Sunday, 24 January 2016

The remarkable Marquise

She's a real villain by any standards, a manipulatrix who seems to take active pleasure in ruining people's lives. And yet you have to be fascinated by the gameplayer, the actress in Choderlos de Laclos's Marquise de Merteuil. That I would be spellbound by the characterisation of Janet McTeer in Christopher Hampton's adaptation of that peerless, ultimately profound novel Les liaisons dangereuses at the Donmar was almost a foregone conclusion: this woman has consistently amazed, in the wonderful Sam Shepard play Simpatico, as the Duchess of Malfi, Mary Stuart, Petruchio at the Globe and above all Nora in A Doll's House, which I still count among the handful of most shattering performances I've ever seen. You can read my review of the latest triumph on The Arts Desk (production photos here and there by the excellent Johan Persson).

That I would find the novel even more extraordinary - where has it been all my life, or where have I been, unintentionally avoiding it? - took me more by surprise. It shoots to the top of my list alongside War and Peace and Don Quixote (I think I'm allowed three), books I could read any number of times with pleasure. And pleasure is still the word despite the appalling machinations of the Marquise and her not quite so sharp-witted accomplice the Vicomte de Valmont, who either tyrannises women or is enslaved by them (that was maybe why there was a touch of the bovine about Dominic West's performance. How I'd love to have seen the late, great Alan Rickman in the original cast, not to mention Juliet Stevenson).

In Laclos one finds the most devilish tricks wrapped up in the most elegant language (Helen Constantine's Penguin translation, I'm guessing, must be a good one; I only wish my French was good enough to read the book in French, though there's still time). What is the writer's declared aim? 'To unveil the strategies used by the immoral to corrupt the moral' through a series of letters in which the principals, loving enemies and co-conspirators, never meet. Hampton did a magnificent job in turning that in to drama where they do meet. But his achievement has to be a long way from the book itself, and above all its magnificent portrait of the self-contradictory anti-heroine, who is always cleverer than her male counterpart. She wants to play the goddess with human puppets on a string, spelling out a hubris which must be punished; and she says her aim is to wreak revenge upon men, but she seems to amuse herself just as much in destroying the women who are always the victims as she follows Gresset's maxim 'Fools are on earth to keep us all amused'.

The heart of the book, to explain if not condone the lack of heart, is Letter 81, where she analyses Valmont and sets herself apart.

Tremble, above all, for those women whose minds are active while their bodies are idle; you call them 'sensitive' women - who fall in love so easily and overpoweringly...They are imprudent creatures, for in their present lover they fail to perceive their future enemy.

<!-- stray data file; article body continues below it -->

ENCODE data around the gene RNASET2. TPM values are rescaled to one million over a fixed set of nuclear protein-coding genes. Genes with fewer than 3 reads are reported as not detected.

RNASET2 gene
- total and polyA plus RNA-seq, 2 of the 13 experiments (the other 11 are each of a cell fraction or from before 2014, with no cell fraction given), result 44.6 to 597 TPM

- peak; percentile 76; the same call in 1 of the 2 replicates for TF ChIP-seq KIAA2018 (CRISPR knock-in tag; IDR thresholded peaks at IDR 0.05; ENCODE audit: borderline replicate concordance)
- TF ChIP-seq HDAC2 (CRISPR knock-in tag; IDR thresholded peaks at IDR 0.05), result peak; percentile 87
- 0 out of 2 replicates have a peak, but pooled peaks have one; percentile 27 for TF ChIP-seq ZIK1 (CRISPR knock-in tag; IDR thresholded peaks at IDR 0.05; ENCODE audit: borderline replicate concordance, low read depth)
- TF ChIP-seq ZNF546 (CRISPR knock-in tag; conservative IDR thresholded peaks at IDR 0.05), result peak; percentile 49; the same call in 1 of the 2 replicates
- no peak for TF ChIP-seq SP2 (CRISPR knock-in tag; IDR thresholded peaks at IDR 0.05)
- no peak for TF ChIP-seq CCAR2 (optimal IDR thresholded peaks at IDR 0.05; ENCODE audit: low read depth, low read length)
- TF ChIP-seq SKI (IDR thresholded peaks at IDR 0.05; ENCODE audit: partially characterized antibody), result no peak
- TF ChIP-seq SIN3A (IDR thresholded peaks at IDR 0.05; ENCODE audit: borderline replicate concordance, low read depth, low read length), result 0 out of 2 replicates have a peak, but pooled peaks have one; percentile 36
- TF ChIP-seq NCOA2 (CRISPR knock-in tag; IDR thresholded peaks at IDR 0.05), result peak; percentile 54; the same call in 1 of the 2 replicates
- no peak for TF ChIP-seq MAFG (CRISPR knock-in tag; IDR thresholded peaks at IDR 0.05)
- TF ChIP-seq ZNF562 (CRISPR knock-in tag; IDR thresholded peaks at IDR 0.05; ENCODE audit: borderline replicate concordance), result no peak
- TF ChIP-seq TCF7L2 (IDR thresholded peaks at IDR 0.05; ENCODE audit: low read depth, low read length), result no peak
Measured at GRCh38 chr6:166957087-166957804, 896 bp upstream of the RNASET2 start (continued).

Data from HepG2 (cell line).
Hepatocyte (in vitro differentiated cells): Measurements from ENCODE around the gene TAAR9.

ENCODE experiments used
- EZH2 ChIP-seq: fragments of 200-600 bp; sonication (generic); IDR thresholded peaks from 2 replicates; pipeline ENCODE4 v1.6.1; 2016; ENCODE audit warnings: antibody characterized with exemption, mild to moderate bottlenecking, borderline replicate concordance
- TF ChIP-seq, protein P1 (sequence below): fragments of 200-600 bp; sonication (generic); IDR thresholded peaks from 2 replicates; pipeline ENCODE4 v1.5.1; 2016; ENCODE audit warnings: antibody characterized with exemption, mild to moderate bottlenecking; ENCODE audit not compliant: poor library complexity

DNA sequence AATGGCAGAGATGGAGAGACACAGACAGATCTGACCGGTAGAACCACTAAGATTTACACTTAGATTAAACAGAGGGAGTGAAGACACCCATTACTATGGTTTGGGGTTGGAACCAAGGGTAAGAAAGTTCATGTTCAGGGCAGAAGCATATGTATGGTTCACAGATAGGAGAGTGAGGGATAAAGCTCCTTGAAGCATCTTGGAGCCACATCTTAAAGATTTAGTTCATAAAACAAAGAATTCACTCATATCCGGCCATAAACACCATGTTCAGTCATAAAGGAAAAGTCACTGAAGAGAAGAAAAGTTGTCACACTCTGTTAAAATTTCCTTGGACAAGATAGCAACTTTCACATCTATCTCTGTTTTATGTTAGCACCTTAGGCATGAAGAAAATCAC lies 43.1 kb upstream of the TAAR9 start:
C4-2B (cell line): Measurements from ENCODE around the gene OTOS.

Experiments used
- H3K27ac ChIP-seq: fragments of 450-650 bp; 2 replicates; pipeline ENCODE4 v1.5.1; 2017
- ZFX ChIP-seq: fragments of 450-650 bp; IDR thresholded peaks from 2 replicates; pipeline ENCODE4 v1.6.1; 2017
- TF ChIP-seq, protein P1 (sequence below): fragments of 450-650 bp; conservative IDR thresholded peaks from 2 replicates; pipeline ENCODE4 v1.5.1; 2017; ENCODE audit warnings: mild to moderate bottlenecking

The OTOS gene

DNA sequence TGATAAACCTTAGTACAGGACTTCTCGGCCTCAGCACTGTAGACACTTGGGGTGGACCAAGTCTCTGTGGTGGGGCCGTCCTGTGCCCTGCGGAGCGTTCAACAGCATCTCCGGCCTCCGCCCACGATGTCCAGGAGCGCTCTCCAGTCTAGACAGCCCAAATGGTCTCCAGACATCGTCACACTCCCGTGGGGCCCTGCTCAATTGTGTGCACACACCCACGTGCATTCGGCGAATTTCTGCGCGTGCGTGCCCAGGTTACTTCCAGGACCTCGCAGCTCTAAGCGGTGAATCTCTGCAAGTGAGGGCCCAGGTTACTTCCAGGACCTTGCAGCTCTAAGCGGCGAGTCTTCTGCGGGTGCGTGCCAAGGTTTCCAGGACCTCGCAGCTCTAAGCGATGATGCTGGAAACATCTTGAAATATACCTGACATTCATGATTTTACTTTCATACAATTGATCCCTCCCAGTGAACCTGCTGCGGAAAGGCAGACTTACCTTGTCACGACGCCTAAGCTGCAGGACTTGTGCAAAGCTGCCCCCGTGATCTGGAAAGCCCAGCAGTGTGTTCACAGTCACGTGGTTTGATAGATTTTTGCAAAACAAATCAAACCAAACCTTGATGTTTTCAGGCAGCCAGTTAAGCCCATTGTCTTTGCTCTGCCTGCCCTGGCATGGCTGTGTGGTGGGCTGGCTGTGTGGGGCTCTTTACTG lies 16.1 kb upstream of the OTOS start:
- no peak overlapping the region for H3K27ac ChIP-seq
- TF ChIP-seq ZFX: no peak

But I, what have I in common with these empty-headed women? When have you ever seen me break the rules I have laid down for myself or betray my principles? I say my principles, and I use that word advisedly. For they are not, like those of other women, discovered by chance, accepted uncritically or followed out of habit. They are the fruit of my deepest reflections. I have created them, and I can say that I am what I have created.

The Marquise goes on to give Valmont and us her history, how she concealed beneath a society mask her thirst for a knowledge which, had she been politically powerful, could have been put to better use. There was no proper outlet for women like this. If only Merteuil had become queen and not Marie Antoinette, whose tragedy as a pleasure-loving mediocrity is ruthlessly outlined by Stefan Zweig in the biography I've just started.

Later Merteuil allies the past with a knowledge of fading beauty in the present, the only possible power that a middle-aged woman can hope for. There is some pity in this, and Laclos wrote several treatises on the education and (lack of) rights of women after finishing Les liaisons dangereuses. For this quotation from one of them I'm grateful to Constantine's introduction:

Wherever slavery exists, there can be no education. In all societies women are enslaved...It is the role of education to develop the faculties of the mind, the role of slavery to suppress them...Where there is no freedom there is no morality, and where there is no morality there is no education.

Interesting man! I must search out a biography. But in the meantime Zweig on Marie Antoinette must lead me sadly forward to the end in which she rose at last to some stature. 


Susan Scheid said...

Yet another nice trail of crumbs you've set us to follow here. I've got one more Arden to get through, of Henry IV, Part 2, first, but, prompted by your earlier earlier post, I've already put the Zweig biography on order at the library, and now see I must add Zweig's bio of Marie Antoinette. Janet McTeer is wonderful, isn't she? This seems a perfect role for her, too.

David said...

'Miettes qui tombent' as I remember from one of the fairies' variations in Act 1 of The Sleeping Beauty. I'm actually keen to return to, was it Sophia Coppola's film of Marie Antoinette as valley girl after I've finished Zweig - it will make more sense.